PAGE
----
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Religious justice in a hostile world

The video conference organised by the Ahmadiyya Muslim Community addressed the origins of Islam-related injustices in the Maghreb and the Middle East
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Why do religions maintain their peaceful values when they are in the minority and leave them behind when they gain power? This is perhaps one of the main questions underlying the religious debate. Faith-related disputes are common across the globe, with more and more hotspots of conflict emerging in various regions.

"Justice in an unjust world", the webinar organised by the Ahmadiyya Muslim Community, addressed this and other questions of religious experience in a world hostile to minority faiths on Thursday.

The panel of speakers included Ahmadiyya Community spokesperson Qamar Fazal, Manuel Torres Aguilar, Director of the UNESCO Chair in Conflict Resolution, and conflict reporter Karlos Zurutuza. Mansur Ata Ilahi, a renowned member of Muslim society, also spoke.

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Qamar Fazal opened the video conference with the recitation of two verses from the Koran on justice to frame the discussion. "Peace and stability in the world are threatened and under continuous risk. In some countries, leaders and governments do not fulfil the rights of their people and afflict them with grave cruelties and injustices," the spokesman began.

In this vein, Fazal denounced the "disorder" on the planet with the proliferation of armaments, division and direct confrontations that have been taking place in different regions. "We, as Ahmadi Muslims, are disappointed that part of this disorder is centred around the self-styled Arab countries and that this chaos is associated with Islam".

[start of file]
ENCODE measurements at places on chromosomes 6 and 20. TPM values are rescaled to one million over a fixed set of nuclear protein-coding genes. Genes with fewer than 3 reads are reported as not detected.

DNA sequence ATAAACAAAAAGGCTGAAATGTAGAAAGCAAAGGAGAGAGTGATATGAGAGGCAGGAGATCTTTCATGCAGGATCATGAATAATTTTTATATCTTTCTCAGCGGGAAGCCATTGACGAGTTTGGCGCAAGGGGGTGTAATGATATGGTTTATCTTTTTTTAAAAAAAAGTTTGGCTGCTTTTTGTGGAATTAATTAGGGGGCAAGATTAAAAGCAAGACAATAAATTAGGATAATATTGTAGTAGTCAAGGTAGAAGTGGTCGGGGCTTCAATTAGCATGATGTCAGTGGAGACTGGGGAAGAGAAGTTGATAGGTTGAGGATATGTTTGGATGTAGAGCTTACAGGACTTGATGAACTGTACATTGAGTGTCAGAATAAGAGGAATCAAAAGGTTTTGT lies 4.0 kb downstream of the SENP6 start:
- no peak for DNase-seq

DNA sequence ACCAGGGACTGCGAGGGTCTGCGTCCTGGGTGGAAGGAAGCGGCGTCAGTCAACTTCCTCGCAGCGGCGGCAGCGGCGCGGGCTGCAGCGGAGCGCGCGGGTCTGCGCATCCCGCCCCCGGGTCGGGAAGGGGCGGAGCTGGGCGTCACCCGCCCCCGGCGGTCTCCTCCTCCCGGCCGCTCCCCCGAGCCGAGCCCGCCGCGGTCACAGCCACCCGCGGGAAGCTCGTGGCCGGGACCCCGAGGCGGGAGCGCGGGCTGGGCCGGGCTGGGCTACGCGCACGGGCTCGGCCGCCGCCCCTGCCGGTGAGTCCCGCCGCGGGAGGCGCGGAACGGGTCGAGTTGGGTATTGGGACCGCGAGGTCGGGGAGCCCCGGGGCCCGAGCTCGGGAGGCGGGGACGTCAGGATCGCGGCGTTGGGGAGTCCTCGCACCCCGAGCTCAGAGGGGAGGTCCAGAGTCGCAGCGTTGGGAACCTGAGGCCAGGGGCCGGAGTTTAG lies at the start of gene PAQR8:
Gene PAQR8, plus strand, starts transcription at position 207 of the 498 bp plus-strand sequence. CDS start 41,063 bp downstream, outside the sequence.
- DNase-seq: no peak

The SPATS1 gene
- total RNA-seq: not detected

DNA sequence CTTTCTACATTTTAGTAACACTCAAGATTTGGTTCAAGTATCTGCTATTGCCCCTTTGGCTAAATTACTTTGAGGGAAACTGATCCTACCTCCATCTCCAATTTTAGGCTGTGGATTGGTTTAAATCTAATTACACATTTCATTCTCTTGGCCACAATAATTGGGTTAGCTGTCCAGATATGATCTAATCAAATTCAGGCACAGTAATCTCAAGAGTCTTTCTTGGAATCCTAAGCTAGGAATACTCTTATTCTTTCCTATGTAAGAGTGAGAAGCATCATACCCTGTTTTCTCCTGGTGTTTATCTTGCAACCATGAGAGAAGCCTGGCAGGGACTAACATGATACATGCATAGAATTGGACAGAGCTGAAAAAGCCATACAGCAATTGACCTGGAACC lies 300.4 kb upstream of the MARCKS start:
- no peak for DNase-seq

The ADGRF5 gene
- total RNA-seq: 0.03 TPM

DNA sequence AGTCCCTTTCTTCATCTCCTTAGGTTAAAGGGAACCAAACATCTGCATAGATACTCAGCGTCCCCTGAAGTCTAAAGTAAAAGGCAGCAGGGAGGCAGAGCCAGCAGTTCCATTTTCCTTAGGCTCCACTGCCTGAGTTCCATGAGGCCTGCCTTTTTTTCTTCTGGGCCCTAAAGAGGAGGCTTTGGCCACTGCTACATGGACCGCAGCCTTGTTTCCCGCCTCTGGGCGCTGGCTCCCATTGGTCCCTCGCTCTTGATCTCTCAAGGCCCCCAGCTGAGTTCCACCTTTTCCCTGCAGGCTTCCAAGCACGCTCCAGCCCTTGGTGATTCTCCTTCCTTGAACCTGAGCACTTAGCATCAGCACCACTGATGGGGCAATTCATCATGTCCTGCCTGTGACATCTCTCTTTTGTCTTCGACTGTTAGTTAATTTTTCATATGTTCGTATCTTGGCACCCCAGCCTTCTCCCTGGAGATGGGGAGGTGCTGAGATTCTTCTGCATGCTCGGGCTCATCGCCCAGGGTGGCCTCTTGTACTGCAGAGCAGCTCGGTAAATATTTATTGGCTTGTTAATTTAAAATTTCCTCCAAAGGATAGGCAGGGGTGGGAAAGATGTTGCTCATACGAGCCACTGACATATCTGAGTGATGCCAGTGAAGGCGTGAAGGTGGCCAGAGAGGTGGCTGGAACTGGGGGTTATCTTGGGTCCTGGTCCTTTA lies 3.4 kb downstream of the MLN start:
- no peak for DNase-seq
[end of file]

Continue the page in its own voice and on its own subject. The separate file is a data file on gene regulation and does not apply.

"It is a tragedy of gigantic proportions that these so-called Muslim scholars seek to falsely justify their hate-filled and malicious acts in the name of Islam," Fazal said.

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Contrary to the current perspective, Torres argued that religions are a peace treaty in themselves, although they are sometimes manipulated as a pretext to push certain actions against them.

This has led many to link the values of Islam with extremism and violence. For the Ahmadiyya Community spokesman, the solution lies in going to "the primary source", i.e. the Koran, to see if these are truly Islamic precepts.

Fazal claimed the role of the UN as a protector of weaker nations, but also criticised the way the body operates: "It should not be the case that some countries exercise undue power and influence or that permanent members of the Security Council only look after their own interests and use the power of the veto, even if it clashes with those of the majority". 

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"The self-styled Muslim governments have failed their people," Fazal said. Some powers sell arms to Arab states while others sell arms to rebel groups. For the organisation's spokesman, the only important thing is that "the cheques of the arms suppliers are good so that billions are added to their national budgets".

Torres warned that "the world is not unjust, but injustices are committed". The disputes are rooted in the finiteness of the means to satisfy or meet all needs, according to the UNESCO expert.